When Bruce quit farming in 1995, Kyle, then in high school, still had an interest in raising crops, and he mainly focused on sweet corn and pumpkins. Even though back in those days he was busy with school and football practice, a lot of his fall weekends were spent picking pumpkins and taking them up to the house. "Sometimes I'd take up two or three wagonfuls, and in between loads I could tell people had been there. I'd be putting more pumpkins on bare spots that just an hour ago were full," he remembers.
After graduating and going to college, Kyle found a little more time in his schedule, and that's when his ideas for the pumpkins and for the fall season really began to take off. In 2002, he kept the pumpkins in the patch and invited families to come out to the farm to pick their own, marking the first official fall season and beginning a new chapter in the farm's history.
In many ways, though, Kyle's approach to his projects has remained the same. He still operates the fall season very similarly to the way he operated his small pumpkin market as a 14-year old: with some background and knowledge in the area, a lot of hard work and time, a (sort of) clear vision, and a lot of energy, he continues to create and share experiences that have the same magic of that little pumpkin operation. And even though it's on a much bigger scale now, 15 years later, the fall season at its heart is all about building relationships, spending time with family, and throwing in that extra pumpkin.
This story is part of 15 Year Features series to celebrate 15 years of Vesperman Farms' fall season. If you'd like to read more, click on the "15 Year Features" category!
A decade or so ago, the farm workshop was a pig farrowing barn. But today no swine smell lingers. Now when you walk through the doors, you catch whiffs of cut wood, Danish oil, sap, and wood glue. No oinks, but the whir of saw blades and the scratch of sandpaper. And instead of pigs, you'll meet Bruce, the farmer turned artist, working away on his latest wood project.
"Well, I was bored," says Bruce with his big smile. "I retired and I needed something to do and to keep out of Judy's (his wife's) way."
What he found was a hobby that keeps him both busy and challenged. His shop is littered with scrap wood, printed versions of project ideas he's found on Pinterest, pieces of paper with scribbled dimensions and important notes, and a variety of stains and paints he's been experimenting with. His shop isn't messy, man - it's creative.
Since he started, Bruce has become an expert in Pinterest, browsing the idea site for anything new and challenging, for things to make just for fun and for things that make practical sense for the farm.
Some of our favorite pieces are his mosaics, which are made from old pieces of scrap wood. He painstakingly cuts each small piece to size and shape, then glues them all together according to a preset pattern. These projects can take a few hours or a few days, and Bruce has created them in a variety of sizes and shapes, from the large barn quilts that hang in the barn to smaller pieces in a variety of designs, including a feather that hangs in my house. (And upon visiting his shop to write this blog, I found more feather pieces, which means I'm going to have quite a few Bruce originals in my house!)
And the practical projects he's worked on have been just as great. Bruce made napkin holders for the tables that we use for our public events, sanded and stained some beautiful old pieces of wood for our bar menu, and made all of our high chairs. So many of the pieces we use on a daily basis have come right from Bruce's shop.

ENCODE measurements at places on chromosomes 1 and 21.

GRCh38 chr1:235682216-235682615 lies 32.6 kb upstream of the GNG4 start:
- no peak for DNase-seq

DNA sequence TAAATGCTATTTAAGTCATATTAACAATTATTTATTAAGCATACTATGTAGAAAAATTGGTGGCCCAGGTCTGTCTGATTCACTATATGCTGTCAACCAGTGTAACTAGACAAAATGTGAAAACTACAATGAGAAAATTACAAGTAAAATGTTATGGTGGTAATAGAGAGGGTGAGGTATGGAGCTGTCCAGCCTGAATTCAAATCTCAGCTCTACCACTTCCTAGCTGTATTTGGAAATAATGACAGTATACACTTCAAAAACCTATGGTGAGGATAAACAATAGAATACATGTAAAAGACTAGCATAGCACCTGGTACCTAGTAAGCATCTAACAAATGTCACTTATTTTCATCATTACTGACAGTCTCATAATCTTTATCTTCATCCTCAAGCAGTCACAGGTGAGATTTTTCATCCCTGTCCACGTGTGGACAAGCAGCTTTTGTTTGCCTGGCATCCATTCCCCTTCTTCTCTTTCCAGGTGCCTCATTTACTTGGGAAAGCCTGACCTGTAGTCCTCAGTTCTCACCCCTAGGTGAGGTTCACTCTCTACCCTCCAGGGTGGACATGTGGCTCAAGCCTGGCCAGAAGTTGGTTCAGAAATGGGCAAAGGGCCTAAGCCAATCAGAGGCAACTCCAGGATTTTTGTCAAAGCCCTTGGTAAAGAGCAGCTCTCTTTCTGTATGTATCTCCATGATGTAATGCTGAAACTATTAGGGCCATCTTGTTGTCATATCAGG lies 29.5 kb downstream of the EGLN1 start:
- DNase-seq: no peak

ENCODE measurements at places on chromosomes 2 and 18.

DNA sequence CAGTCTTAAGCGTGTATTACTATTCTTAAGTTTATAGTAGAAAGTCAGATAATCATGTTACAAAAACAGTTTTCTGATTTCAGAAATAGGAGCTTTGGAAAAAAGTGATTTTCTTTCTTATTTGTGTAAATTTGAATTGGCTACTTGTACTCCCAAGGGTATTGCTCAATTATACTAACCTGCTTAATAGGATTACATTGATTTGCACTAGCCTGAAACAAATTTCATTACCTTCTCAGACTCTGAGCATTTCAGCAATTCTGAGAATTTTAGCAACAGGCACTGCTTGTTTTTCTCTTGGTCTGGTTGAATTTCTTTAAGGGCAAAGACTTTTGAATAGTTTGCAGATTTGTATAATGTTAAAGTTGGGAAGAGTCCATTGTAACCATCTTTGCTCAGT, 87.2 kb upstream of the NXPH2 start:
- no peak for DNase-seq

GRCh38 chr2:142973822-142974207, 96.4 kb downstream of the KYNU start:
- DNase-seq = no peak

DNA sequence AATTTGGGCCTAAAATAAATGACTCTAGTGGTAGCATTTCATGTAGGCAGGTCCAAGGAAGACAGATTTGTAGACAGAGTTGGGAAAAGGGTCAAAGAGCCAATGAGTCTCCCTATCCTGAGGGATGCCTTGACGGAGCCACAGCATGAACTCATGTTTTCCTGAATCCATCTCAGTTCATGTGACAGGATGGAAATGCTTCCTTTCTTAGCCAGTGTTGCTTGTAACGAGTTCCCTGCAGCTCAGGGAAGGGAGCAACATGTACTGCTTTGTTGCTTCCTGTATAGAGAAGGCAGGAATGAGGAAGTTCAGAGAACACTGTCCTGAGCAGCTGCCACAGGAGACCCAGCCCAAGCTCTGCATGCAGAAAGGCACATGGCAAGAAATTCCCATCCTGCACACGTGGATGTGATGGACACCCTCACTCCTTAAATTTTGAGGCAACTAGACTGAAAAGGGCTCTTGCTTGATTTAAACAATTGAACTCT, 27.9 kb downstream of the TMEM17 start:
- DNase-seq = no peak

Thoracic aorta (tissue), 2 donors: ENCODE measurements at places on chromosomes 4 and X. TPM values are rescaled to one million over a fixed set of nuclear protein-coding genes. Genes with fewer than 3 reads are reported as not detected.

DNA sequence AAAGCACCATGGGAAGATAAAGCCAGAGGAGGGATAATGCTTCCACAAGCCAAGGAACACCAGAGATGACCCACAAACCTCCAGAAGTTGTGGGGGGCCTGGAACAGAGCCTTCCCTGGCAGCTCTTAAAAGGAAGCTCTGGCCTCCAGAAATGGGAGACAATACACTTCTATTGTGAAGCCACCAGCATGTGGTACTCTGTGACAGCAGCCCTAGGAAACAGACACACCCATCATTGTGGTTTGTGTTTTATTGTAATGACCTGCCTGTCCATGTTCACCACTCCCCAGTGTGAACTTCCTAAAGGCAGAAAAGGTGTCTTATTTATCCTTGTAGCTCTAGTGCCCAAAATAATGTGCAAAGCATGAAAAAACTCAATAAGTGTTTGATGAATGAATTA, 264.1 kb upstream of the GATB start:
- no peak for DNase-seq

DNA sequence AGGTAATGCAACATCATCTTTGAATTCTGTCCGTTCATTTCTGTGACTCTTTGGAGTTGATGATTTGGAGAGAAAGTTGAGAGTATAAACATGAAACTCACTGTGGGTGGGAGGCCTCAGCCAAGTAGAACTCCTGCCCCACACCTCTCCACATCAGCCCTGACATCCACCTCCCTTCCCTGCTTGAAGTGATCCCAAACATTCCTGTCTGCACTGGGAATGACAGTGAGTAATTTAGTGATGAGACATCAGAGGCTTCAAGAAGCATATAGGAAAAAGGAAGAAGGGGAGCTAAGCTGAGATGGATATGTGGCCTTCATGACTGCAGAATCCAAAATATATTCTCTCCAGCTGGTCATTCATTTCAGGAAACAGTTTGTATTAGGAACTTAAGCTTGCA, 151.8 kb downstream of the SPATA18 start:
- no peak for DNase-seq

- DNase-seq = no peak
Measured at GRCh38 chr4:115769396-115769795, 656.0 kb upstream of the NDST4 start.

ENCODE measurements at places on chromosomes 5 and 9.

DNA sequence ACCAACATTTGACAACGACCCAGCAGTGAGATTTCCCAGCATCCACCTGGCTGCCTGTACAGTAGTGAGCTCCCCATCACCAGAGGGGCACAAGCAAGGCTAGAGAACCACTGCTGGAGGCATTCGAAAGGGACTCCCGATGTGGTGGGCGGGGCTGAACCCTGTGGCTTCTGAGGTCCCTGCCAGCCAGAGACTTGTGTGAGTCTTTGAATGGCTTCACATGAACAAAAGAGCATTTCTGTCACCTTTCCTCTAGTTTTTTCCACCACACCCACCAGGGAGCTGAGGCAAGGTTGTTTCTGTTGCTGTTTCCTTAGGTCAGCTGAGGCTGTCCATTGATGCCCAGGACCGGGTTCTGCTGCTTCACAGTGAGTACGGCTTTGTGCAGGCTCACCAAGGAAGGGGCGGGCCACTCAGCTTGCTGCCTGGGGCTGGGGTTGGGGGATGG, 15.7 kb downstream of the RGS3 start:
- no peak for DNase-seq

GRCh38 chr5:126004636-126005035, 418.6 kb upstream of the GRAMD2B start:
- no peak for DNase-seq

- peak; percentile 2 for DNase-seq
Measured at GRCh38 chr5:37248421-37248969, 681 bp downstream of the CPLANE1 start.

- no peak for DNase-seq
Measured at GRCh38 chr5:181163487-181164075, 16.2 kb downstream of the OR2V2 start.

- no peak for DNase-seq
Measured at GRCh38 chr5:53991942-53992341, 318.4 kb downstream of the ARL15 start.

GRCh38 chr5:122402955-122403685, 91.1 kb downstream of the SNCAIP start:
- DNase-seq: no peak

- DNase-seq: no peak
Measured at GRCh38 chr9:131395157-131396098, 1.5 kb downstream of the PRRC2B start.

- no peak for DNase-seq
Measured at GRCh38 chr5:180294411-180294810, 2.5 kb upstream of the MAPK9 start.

In the past few months, Bruce has been working on smaller projects to sell during our fall season, and also spent about a week making a grand throne, which the Easter Bunny will have the honor of sitting in at our Breakfast at the end of the month!
For Bruce, tinkering away at projects and coming up with new ideas is a great way to stay busy and have fun. But like most of the Vespermans, this hobby is also about finding a way to contribute to the farm's business and history, and so many of his pieces reflect his attention to and care for the farm where he's spent his life. From re-purposing old barn wood that keeps this history of this place alive to making pieces that enhance the experience of people enjoying the farm now, Bruce isn't just one of the most useful guys on the farm, he's also one of the sweetest.
This story is part of 15 Year Features series to celebrate 15 years of Vesperman Farms' fall season. If you'd like to read more, click on the "15 Year Features" category!
This January, Kyle got off the farm and in front of an audience for two ag-tourism conferences.
His first speech was at the Wisconsin Fresh Fruit and Vegetable Growers Conference in the Dells, where he gave a presentation titled "Success: It's More Than Just Growing." His talk focused on expanding business outside of the fields, finding new experiences, and trying out new ideas to keep adapting to a changing customer base and a rapidly moving industry. As Kyle says, in this industry, you have to be willing to completely adjust your whole mindset to keep being successful, a message he passed on to all attending.
At the same conference, he also partnered with Marshfield Farm Safety Institution to talk about crisis and disaster management. They specifically focused on a real-life event that happened here last year, when a tornado siren went off during one of our weddings. Luckily, the tornado did not come anywhere near our guests, but it made for a valuable workshop on how to create plans for unknown or crisis situations and how to plan and prepare for the worst.
Photos by the Wisconsin Agricultural Tourism Association.